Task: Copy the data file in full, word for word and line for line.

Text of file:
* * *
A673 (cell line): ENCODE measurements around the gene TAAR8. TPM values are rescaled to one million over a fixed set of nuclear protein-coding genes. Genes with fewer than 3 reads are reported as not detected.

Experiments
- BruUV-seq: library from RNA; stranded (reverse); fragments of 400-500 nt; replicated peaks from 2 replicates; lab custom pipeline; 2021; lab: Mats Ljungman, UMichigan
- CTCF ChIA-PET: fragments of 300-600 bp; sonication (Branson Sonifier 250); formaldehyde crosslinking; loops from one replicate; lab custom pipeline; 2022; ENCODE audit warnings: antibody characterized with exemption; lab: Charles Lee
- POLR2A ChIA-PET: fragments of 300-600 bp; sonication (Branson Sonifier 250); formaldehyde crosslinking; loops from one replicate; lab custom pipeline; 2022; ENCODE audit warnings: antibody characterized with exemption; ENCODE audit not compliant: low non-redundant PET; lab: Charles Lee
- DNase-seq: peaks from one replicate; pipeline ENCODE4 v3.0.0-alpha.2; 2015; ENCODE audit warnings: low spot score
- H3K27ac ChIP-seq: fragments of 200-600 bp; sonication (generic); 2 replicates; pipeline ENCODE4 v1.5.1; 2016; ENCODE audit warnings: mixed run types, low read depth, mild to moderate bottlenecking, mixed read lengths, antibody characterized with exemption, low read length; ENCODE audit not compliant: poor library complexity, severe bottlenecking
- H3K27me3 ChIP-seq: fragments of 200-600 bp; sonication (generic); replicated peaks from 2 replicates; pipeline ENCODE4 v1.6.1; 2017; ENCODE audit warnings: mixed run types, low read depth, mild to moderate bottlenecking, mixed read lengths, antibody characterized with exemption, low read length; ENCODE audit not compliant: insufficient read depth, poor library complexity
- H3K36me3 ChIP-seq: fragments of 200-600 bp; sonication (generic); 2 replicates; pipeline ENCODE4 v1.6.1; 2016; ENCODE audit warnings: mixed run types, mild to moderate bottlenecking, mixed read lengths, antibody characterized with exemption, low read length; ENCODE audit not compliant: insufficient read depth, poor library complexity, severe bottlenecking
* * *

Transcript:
A673 (cell line): ENCODE measurements around the gene TAAR8. TPM values are rescaled to one million over a fixed set of nuclear protein-coding genes. Genes with fewer than 3 reads are reported as not detected.

Experiments
- BruUV-seq: library from RNA; stranded (reverse); fragments of 400-500 nt; replicated peaks from 2 replicates; lab custom pipeline; 2021; lab: Mats Ljungman, UMichigan
- CTCF ChIA-PET: fragments of 300-600 bp; sonication (Branson Sonifier 250); formaldehyde crosslinking; loops from one replicate; lab custom pipeline; 2022; ENCODE audit warnings: antibody characterized with exemption; lab: Charles Lee
- POLR2A ChIA-PET: fragments of 300-600 bp; sonication (Branson Sonifier 250); formaldehyde crosslinking; loops from one replicate; lab custom pipeline; 2022; ENCODE audit warnings: antibody characterized with exemption; ENCODE audit not compliant: low non-redundant PET; lab: Charles Lee
- DNase-seq: peaks from one replicate; pipeline ENCODE4 v3.0.0-alpha.2; 2015; ENCODE audit warnings: low spot score
- H3K27ac ChIP-seq: fragments of 200-600 bp; sonication (generic); 2 replicates; pipeline ENCODE4 v1.5.1; 2016; ENCODE audit warnings: mixed run types, low read depth, mild to moderate bottlenecking, mixed read lengths, antibody characterized with exemption, low read length; ENCODE audit not compliant: poor library complexity, severe bottlenecking
- H3K27me3 ChIP-seq: fragments of 200-600 bp; sonication (generic); replicated peaks from 2 replicates; pipeline ENCODE4 v1.6.1; 2017; ENCODE audit warnings: mixed run types, low read depth, mild to moderate bottlenecking, mixed read lengths, antibody characterized with exemption, low read length; ENCODE audit not compliant: insufficient read depth, poor library complexity
- H3K36me3 ChIP-seq: fragments of 200-600 bp; sonication (generic); 2 replicates; pipeline ENCODE4 v1.6.1; 2016; ENCODE audit warnings: mixed run types, mild to moderate bottlenecking, mixed read lengths, antibody characterized with exemption, low read length; ENCODE audit not compliant: insufficient read depth, poor library complexity, severe bottlenecking